There is an oath of allegiance administered to Frederick County men in 1776 that shows a John Whitmore Sr. and John Whitmore Jr.20 It is not known for sure whether either of these men is in this Wittmer family. However, there was a John among the family of Benjamin Whitmore of Frederick County, named in Benjamin’s 1769 will21 and the “Senior” and “Junior” designations on the allegiance list probably refer to Benjamin’s son, John, who was of age in 1769 ad “Senior” and John, the son of Johannes as “Junior.”
There was no mention of Johannes or how John came to own the land on 8 May 1779 when John Witmer, weaver, sold Lot 231 to Jacob Holtz, a cousin on his mother’s side.22 On 29 May 1784, John Wittmer, weaver, sold half of Lot 230 to Michael Wittmer, both of Frederick.23 On the second transaction, John’s wife, Catherine, released her dower rights. The final land deed transaction by John Whitmer in Maryland was in Apr 1785 when he sold Lot 230 to Jacob Koehler.24 (Jacob Koehler, limner, wrote a will dated 20 June 1785, which was witnessed by Michael Whitmore.25 The same man or possibly a son?)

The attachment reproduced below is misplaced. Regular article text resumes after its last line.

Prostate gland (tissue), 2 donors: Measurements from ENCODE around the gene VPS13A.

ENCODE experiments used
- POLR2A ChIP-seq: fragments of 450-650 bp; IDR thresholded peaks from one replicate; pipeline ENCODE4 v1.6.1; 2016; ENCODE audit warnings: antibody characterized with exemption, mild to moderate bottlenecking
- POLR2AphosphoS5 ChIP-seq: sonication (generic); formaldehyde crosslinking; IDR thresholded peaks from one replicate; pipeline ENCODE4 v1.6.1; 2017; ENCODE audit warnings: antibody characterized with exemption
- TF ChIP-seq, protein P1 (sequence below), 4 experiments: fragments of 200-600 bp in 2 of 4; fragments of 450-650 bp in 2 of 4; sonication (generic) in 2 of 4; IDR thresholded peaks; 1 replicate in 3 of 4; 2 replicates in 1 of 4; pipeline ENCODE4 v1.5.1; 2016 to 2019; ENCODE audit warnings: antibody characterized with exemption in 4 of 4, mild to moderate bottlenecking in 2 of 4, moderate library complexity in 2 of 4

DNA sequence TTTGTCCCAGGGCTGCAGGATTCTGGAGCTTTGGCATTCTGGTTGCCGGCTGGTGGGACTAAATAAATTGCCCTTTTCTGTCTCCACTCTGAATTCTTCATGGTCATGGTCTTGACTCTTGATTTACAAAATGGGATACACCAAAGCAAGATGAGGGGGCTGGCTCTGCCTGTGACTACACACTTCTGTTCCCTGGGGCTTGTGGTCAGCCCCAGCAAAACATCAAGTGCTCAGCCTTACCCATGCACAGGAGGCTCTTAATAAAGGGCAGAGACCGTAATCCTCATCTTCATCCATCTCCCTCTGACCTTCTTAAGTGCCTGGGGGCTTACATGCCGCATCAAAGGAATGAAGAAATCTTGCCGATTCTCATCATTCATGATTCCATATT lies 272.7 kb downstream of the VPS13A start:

There are numerous references to John Whitmer in Frederick church records. John first appears in these records on 16 Mar 1777, perhaps shortly before his marriage (his first child was born in Jan 1779). Johan Witmer was a witness to the baptism of John Meyer, son of Henry and Eva Meyer.26 On 23 Apr 1779, the marriage of Christian Juzler (Schustler?) and Elsabeth Dickkaut is recorded. Witnesses: Balthasar Dicckaut, Jacob Schnoutiget, Johannes Widmer and wife Catharina and Elisabeth Etschbergern.27 The third record, 9 Feb 1780, notes the marriage of Nicholas Klein and Margreth Schmid. Johannes Widmer and wife Catherine are again witnesses, along with Johannes Kaufmann and wife Catherine, Abraham and Magdalena Ditlo and Prt. (?) Schober.28 (One Johannes Kaufmann married Catharina Beckin at the Evangelical Lutheran Church, Middletown, Frederick, MD on 21 Apr 1776.) On 21 Apr 1782, Simon and Catharina Rapp baptized their daughter, Catharina, with Johannes and Catharina Wittmer as sponsors.29 Another record shows Johannes Widmer witnessing the 28 Sept 1783 marriage of David Schultz an Evan Mayern.30 Other witnesses included Conrad Doll and wife, Anna Maria, Rudolph Rohr and wife Anna Margreth and Maria Schustlern. Anna Maria Doll is the sister of Maria Elisabetha Holtz Wittmer. Catherine Whitmer may not have witnessed this marriage since two weeks previously she had given birth to her first daughter.